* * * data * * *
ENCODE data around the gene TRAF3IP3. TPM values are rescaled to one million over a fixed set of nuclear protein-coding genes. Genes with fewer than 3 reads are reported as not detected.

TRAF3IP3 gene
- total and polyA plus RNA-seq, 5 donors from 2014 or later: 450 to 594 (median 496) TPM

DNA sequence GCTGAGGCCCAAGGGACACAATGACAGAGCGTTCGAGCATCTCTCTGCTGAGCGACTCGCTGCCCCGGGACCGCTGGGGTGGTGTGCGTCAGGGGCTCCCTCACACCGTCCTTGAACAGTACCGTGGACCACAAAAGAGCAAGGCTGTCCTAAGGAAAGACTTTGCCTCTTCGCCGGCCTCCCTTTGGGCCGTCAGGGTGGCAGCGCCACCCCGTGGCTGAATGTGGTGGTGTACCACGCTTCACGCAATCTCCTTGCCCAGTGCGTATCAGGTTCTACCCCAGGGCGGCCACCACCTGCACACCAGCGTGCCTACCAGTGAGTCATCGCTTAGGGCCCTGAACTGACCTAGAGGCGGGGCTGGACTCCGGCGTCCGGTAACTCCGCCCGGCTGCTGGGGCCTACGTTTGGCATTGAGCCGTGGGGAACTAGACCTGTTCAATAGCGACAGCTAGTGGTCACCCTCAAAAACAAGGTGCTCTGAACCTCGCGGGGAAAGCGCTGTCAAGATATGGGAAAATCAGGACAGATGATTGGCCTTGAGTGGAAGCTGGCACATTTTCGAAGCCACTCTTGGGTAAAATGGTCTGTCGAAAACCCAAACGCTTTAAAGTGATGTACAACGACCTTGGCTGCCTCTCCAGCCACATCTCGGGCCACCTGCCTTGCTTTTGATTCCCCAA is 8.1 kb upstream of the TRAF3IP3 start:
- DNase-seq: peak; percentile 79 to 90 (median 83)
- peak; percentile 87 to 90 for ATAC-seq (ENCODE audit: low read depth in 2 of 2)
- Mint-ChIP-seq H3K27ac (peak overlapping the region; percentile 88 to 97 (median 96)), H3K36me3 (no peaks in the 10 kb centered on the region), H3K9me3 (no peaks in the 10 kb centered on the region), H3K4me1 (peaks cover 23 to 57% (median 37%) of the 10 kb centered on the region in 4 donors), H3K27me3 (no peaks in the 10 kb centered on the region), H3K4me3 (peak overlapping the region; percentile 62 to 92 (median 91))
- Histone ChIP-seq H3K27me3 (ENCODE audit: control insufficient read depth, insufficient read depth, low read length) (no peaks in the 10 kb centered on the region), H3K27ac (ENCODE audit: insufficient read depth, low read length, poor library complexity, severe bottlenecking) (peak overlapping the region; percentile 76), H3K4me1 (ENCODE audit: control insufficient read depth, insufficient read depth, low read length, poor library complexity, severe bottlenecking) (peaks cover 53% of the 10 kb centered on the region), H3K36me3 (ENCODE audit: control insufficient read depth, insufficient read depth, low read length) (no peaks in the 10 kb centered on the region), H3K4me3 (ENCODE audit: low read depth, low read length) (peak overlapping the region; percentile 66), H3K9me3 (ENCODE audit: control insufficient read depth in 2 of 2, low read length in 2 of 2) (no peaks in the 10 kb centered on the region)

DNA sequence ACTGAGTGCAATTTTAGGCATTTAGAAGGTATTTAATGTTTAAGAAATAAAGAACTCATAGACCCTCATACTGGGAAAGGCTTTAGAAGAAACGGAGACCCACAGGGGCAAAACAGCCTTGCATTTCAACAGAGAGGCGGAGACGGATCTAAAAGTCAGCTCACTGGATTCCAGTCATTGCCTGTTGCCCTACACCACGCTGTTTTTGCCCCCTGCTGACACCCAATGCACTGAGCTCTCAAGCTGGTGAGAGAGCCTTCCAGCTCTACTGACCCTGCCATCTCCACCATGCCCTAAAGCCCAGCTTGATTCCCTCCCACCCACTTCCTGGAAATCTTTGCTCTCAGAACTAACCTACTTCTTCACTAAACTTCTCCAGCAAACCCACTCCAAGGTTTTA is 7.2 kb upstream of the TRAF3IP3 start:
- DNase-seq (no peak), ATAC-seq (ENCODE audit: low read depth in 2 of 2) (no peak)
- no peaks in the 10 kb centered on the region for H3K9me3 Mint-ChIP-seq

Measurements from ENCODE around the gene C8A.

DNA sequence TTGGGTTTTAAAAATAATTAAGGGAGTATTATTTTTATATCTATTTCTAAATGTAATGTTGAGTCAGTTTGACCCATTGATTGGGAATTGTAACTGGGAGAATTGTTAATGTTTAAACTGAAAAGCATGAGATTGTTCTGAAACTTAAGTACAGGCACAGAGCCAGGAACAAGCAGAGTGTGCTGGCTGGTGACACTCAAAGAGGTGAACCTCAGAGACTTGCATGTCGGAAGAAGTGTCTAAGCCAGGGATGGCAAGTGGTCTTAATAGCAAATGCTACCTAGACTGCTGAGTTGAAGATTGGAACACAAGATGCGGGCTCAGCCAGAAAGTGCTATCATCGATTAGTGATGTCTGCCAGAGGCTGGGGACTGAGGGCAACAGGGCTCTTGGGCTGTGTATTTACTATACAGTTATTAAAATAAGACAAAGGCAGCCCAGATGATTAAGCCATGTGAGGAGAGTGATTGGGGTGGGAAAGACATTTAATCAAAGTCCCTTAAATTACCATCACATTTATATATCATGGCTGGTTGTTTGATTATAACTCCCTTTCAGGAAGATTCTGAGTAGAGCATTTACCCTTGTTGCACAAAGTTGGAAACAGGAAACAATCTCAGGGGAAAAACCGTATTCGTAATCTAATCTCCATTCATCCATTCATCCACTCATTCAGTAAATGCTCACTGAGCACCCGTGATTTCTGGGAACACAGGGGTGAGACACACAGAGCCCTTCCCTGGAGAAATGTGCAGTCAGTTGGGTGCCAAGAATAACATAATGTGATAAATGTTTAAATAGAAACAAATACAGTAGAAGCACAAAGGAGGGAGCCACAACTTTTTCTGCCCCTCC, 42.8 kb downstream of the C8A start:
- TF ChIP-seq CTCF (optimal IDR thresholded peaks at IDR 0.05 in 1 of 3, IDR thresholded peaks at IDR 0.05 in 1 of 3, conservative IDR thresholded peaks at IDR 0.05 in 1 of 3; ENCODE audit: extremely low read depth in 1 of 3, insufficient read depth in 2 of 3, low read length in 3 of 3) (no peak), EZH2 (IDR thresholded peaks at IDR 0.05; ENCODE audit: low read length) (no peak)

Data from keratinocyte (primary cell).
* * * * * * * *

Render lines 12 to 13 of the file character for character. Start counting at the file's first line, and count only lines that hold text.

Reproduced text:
Measurements from ENCODE around the gene C8A.

DNA sequence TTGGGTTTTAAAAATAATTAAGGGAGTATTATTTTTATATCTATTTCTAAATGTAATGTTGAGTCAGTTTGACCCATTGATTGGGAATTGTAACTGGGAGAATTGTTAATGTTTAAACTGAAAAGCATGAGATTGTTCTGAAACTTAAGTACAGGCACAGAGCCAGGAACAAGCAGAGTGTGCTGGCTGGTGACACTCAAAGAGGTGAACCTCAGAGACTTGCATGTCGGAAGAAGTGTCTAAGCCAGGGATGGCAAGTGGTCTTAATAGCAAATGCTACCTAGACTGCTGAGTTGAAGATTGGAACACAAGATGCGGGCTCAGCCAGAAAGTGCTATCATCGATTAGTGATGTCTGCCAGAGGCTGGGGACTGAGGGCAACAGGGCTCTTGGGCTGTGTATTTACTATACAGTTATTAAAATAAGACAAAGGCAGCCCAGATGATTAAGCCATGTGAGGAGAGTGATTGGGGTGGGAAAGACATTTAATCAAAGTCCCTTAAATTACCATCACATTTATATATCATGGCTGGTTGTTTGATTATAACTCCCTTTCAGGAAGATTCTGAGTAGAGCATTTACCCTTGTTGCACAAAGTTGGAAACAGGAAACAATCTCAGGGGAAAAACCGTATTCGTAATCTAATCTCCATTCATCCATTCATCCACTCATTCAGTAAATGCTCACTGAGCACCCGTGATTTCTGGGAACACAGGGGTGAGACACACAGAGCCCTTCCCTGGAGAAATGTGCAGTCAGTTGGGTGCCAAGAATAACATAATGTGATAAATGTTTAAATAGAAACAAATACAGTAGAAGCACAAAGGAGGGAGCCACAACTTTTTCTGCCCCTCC, 42.8 kb downstream of the C8A start: